Without Reservations

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Without Reservations
Without Reservations poster.jpg
Theatrical release poster
Directed by Mervyn LeRoy
Produced by Jesse L. Lasky
Walter MacEwen
Written by Andrew Solt
Based on Thanks, God! I'll Take It From Here
by Jane Allen
Mae Livingston
Starring Claudette Colbert
John Wayne
Don DeFore
Music by Roy Webb
Cinematography Milton R. Krasner
Edited by Jack Ruggiero
Release date
  • May 13, 1946 (1946-05-13)
Running time
107 minutes
Country United States
Language English
Budget $1,683,000 (estimated)[1][2]
Box office $3,000,000 (US rentals)[3]

Without Reservations is a 1946 American comedy film starring Claudette Colbert and John Wayne, directed by Mervyn LeRoy, and released by RKO Radio Pictures. The film was adapted by Andrew Solt from the novel Thanks, God! I'll Take It From Here by Jane Allen and Mae Livingston.

The opening shot shows "Arrowhead" Pictures motion picture studio. This is the actual RKO Radio Pictures building at 780 Gower Street in Hollywood, retouched with "Arrowhead" replacing the RKO signs on the building. It remains a historic structure on the corner to this day.


Successful author Christopher "Kit" Madden (Claudette Colbert) travels to Los Angeles to work on the film adaptation of her best-selling book Here is Tomorrow. It is supposed to star Cary Grant as the hero Mark Winston and Lana Turner, but Grant has just dropped out and the producer thinks they need an unknown actor to play Winston. On a train to Hollywood Kit meets two Marines, Captain "Rusty" Thomas (John Wayne) and 1st Lieutenant "Dink" Watson (Don DeFore). She considers Rusty the best choice to play Mark Winston, but he is dismissive of her book: she wrote a political allegory and he does not believe Cary Grant would refuse Lana Turner for 400 pages. Unsure how he will react if he discovers she is a famous writer, she keeps her identity secret (saying her name is "Kitty Kloch"). During their journey across the country on trains and cars the trio end up in various comedic and dramatic situations. When Rusty finally learns the truth, he thinks that she has been using him just so he would be in the motion picture. Nonetheless, after a number of missteps, the couple eventually are able to resolve their differences.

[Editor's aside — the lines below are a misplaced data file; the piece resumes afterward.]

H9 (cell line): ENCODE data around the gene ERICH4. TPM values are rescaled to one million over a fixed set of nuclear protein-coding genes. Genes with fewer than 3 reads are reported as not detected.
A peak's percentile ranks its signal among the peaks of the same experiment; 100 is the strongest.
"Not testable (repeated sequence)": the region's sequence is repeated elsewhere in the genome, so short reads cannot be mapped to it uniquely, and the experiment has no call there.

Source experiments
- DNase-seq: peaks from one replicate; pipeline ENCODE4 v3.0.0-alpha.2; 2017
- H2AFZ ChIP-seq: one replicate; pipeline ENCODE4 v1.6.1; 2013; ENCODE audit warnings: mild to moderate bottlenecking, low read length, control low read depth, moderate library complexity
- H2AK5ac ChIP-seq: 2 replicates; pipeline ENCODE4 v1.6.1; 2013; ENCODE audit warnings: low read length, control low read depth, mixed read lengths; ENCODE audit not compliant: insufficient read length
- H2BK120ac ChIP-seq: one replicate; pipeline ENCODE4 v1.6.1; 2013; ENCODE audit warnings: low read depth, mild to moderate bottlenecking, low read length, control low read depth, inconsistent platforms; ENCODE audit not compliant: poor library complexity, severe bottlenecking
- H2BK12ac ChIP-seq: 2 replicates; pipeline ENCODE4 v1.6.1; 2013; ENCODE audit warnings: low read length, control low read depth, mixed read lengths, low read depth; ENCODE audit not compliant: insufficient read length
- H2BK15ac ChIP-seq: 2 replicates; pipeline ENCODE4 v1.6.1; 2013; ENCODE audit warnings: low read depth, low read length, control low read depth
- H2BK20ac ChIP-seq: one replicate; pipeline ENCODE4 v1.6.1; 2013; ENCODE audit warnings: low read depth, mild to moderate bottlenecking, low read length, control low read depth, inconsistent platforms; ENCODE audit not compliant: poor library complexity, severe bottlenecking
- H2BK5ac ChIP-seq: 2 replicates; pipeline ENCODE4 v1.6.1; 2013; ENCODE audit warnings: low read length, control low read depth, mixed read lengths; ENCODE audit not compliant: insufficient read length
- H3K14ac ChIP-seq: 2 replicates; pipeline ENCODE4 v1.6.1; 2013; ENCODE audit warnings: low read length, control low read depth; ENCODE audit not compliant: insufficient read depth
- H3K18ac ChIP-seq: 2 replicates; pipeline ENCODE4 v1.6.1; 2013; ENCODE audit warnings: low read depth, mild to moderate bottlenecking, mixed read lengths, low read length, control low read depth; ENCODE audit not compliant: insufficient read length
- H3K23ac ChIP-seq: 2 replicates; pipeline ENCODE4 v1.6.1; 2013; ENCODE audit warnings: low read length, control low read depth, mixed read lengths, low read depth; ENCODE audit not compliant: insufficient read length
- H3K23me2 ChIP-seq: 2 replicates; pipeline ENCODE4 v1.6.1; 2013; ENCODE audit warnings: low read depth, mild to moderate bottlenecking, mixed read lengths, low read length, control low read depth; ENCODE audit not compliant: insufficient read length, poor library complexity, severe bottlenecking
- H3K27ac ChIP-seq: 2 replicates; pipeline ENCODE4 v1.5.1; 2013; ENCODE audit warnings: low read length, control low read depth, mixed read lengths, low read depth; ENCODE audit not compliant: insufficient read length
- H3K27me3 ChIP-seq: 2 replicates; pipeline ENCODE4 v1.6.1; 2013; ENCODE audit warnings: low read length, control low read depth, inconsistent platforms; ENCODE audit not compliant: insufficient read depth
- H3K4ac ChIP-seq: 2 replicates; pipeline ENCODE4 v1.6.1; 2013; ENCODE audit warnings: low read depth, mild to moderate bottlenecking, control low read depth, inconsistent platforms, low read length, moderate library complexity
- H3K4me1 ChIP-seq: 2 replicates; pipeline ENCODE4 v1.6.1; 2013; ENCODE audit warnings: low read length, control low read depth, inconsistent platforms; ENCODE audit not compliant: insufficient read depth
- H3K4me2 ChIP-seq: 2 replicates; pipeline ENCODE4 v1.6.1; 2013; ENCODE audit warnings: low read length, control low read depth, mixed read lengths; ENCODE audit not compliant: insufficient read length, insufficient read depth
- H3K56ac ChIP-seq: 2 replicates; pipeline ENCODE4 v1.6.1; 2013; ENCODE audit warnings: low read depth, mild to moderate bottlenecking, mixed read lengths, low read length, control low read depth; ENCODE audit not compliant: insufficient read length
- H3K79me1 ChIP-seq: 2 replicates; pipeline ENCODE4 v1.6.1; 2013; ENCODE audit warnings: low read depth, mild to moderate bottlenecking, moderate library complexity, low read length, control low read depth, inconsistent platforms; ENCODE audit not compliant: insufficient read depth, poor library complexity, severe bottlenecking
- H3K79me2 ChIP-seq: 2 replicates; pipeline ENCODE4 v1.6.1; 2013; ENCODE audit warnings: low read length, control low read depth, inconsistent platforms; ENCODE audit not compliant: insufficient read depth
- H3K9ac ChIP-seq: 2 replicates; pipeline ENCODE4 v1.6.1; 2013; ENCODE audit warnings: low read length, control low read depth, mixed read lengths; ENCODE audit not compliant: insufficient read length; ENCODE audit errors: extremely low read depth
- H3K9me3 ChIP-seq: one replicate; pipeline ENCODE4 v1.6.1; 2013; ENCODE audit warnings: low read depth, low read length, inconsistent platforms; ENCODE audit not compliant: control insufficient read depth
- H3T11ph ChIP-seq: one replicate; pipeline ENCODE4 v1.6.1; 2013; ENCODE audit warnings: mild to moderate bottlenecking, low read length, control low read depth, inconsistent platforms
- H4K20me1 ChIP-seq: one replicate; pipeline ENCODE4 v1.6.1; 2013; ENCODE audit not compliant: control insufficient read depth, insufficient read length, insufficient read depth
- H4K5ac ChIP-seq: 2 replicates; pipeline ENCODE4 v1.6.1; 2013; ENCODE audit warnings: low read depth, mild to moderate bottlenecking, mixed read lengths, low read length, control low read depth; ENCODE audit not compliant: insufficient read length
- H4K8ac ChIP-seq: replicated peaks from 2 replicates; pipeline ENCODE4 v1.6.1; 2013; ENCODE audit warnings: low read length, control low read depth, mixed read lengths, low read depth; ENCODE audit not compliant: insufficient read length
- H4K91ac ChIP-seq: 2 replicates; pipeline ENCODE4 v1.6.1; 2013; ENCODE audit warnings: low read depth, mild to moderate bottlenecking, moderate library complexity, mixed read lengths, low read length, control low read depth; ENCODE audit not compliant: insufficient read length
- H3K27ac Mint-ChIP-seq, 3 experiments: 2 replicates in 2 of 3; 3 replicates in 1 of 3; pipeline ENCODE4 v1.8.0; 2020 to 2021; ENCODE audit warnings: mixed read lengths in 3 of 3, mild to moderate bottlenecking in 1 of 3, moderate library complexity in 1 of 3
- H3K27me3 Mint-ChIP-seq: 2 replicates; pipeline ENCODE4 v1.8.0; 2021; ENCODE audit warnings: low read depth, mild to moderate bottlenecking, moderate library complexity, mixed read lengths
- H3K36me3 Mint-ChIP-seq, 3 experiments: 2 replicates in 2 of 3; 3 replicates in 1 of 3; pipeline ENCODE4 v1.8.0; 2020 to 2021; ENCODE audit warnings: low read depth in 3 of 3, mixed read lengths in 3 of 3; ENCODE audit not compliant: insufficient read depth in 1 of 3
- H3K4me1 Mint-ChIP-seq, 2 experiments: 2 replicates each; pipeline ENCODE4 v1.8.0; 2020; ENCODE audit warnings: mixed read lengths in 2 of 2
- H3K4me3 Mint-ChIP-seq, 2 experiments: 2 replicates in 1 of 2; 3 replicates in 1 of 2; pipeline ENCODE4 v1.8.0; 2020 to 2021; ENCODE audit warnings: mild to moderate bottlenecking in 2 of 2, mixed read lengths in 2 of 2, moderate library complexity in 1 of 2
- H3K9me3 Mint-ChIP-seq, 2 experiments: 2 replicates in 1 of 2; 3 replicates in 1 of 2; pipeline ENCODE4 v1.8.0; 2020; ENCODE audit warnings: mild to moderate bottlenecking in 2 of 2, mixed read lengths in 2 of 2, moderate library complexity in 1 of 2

Jack Benny, Dolores Moran[4] and Cary Grant make uncredited cameo appearances, as does director Mervyn LeRoy.


The film was originally budgeted at $1.1 million and had the title Thank God, I'll Take it From Here.[5]


The film made a profit of $342,000.[6]

See also[edit]


  1. ^ "Box office / business for Without Reservations". imdb.com. Retrieved 2009-06-11. 
  2. ^ Richard Jewell & Vernon Harbin, The RKO Story. New Rochelle, New York: Arlington House, 1982. p211
  3. ^ "60 Top Grossers of 1946", Variety 8 January 1947 p8
  4. ^ http://www.imdb.com/name/nm0602834/
  5. ^ Variety 12 September 1945 p 12
  6. ^ Richard B. Jewell, Slow Fade to Black: The Decline of RKO Radio Pictures, Uni of California, 2016

External links[edit]